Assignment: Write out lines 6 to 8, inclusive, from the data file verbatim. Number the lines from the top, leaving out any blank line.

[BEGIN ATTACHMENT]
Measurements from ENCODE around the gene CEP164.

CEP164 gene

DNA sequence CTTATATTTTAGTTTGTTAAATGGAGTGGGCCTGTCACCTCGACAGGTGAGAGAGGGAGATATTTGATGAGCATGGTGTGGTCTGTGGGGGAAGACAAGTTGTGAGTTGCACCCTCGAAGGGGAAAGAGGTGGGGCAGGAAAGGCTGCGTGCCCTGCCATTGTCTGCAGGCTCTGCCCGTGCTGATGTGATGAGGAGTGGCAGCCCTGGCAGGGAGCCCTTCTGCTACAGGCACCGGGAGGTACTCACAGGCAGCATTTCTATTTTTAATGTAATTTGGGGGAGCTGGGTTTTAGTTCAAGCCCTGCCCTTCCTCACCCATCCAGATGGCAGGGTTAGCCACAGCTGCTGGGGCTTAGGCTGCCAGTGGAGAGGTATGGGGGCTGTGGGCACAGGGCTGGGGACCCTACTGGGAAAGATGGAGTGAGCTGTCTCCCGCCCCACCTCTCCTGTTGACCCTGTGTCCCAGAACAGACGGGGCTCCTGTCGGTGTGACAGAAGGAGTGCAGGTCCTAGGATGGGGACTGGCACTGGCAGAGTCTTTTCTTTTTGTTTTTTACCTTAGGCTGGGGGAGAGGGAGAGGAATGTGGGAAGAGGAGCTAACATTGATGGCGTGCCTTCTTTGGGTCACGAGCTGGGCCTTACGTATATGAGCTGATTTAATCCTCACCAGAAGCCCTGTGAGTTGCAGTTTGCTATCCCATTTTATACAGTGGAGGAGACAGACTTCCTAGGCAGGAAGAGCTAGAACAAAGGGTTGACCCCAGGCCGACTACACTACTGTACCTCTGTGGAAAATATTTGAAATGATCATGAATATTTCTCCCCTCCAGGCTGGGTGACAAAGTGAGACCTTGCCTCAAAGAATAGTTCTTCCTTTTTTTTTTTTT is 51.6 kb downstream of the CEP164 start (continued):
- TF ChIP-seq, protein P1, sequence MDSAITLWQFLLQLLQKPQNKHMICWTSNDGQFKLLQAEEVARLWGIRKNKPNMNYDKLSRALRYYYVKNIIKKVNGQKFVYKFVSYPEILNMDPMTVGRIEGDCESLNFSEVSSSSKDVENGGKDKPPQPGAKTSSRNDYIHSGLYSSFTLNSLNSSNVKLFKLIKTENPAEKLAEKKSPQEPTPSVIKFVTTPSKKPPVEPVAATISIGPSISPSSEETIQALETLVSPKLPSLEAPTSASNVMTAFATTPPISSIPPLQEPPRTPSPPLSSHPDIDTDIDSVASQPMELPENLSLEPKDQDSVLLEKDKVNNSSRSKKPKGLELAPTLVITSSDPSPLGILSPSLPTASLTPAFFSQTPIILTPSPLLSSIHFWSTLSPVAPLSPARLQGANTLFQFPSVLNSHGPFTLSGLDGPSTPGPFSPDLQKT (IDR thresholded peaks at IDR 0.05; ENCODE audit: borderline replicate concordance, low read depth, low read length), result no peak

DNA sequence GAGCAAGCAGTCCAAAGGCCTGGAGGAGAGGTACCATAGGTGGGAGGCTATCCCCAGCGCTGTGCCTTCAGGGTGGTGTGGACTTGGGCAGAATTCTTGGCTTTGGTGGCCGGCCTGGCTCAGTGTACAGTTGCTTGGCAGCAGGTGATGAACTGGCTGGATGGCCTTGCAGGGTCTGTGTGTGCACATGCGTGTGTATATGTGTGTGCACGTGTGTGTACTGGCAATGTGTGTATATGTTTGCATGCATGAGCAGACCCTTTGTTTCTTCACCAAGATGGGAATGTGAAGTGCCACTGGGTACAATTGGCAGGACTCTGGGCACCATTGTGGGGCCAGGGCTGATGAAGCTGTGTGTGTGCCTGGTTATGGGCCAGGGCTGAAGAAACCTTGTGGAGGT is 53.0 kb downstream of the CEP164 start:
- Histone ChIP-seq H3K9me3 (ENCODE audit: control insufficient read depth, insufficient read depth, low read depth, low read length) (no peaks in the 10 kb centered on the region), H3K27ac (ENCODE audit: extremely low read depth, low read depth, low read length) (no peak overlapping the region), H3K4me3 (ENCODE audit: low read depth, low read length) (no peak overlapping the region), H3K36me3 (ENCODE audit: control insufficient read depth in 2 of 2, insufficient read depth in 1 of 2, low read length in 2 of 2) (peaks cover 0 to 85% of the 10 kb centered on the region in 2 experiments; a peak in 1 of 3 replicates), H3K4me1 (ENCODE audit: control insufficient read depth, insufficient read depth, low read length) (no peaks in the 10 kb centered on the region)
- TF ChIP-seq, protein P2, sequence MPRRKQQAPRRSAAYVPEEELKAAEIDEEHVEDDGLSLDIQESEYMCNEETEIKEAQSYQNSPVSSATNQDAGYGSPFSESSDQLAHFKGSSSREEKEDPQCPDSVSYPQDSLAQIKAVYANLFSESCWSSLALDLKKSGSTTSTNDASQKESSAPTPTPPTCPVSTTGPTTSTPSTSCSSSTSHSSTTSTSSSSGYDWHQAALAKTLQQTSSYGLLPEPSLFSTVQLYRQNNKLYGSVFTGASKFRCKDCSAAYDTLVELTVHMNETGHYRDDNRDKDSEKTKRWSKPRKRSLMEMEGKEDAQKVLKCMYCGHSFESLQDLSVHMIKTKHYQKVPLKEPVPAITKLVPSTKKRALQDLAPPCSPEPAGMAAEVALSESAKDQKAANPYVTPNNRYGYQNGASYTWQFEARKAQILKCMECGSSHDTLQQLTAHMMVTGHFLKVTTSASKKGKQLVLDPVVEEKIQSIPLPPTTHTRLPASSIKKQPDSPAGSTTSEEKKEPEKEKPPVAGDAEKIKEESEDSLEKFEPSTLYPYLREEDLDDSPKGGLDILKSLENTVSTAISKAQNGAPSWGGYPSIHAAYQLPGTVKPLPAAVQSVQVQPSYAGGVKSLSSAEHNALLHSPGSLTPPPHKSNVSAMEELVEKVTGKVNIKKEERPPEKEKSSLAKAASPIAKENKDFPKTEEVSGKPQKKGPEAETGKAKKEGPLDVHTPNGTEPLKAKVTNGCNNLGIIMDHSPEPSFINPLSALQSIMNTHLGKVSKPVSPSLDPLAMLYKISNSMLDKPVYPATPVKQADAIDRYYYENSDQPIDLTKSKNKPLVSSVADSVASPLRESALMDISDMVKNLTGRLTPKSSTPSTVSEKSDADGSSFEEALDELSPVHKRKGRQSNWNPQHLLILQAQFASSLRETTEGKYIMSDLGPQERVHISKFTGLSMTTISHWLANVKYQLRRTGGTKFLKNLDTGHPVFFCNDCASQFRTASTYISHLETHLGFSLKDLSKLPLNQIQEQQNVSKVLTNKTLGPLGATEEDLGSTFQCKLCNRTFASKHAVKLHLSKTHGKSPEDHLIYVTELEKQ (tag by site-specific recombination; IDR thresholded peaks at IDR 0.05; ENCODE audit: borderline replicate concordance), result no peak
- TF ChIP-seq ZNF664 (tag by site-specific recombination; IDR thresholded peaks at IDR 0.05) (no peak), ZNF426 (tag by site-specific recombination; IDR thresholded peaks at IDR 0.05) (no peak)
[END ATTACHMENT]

- Histone ChIP-seq H3K9me3 (ENCODE audit: control insufficient read depth, insufficient read depth, low read depth, low read length) (no peaks in the 10 kb centered on the region), H3K27ac (ENCODE audit: extremely low read depth, low read depth, low read length) (no peak overlapping the region), H3K4me3 (ENCODE audit: low read depth, low read length) (no peak overlapping the region), H3K36me3 (ENCODE audit: control insufficient read depth in 2 of 2, insufficient read depth in 1 of 2, low read length in 2 of 2) (peaks cover 0 to 85% of the 10 kb centered on the region in 2 experiments; a peak in 1 of 3 replicates), H3K4me1 (ENCODE audit: control insufficient read depth, insufficient read depth, low read length) (no peaks in the 10 kb centered on the region)
- TF ChIP-seq, protein P2, sequence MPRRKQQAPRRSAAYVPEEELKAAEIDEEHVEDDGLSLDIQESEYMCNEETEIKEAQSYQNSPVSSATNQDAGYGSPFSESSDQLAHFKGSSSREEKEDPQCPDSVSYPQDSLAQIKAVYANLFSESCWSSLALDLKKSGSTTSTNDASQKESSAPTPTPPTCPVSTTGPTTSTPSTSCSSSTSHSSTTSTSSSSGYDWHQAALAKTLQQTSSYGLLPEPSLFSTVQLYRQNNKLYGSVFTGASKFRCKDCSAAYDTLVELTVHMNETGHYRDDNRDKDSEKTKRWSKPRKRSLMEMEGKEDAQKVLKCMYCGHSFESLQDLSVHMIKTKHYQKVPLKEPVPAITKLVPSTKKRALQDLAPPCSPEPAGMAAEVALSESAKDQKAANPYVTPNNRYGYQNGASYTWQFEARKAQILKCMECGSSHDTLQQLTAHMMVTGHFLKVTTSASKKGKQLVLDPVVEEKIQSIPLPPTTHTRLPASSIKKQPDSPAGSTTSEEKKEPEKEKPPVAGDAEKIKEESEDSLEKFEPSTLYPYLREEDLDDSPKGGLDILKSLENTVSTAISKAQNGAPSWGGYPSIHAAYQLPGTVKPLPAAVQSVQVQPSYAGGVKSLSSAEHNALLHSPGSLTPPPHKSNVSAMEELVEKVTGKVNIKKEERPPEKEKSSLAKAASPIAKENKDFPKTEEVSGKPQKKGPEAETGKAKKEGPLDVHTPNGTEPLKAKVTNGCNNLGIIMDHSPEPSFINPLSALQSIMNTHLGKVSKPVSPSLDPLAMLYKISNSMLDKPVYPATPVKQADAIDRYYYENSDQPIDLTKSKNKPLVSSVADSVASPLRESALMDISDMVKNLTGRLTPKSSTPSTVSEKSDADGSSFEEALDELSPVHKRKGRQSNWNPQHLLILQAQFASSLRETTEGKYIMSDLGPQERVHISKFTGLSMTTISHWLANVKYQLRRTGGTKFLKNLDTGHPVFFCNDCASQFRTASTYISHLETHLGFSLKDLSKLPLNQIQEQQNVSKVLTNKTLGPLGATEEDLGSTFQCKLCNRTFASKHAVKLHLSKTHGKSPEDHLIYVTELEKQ (tag by site-specific recombination; IDR thresholded peaks at IDR 0.05; ENCODE audit: borderline replicate concordance), result no peak
- TF ChIP-seq ZNF664 (tag by site-specific recombination; IDR thresholded peaks at IDR 0.05) (no peak), ZNF426 (tag by site-specific recombination; IDR thresholded peaks at IDR 0.05) (no peak)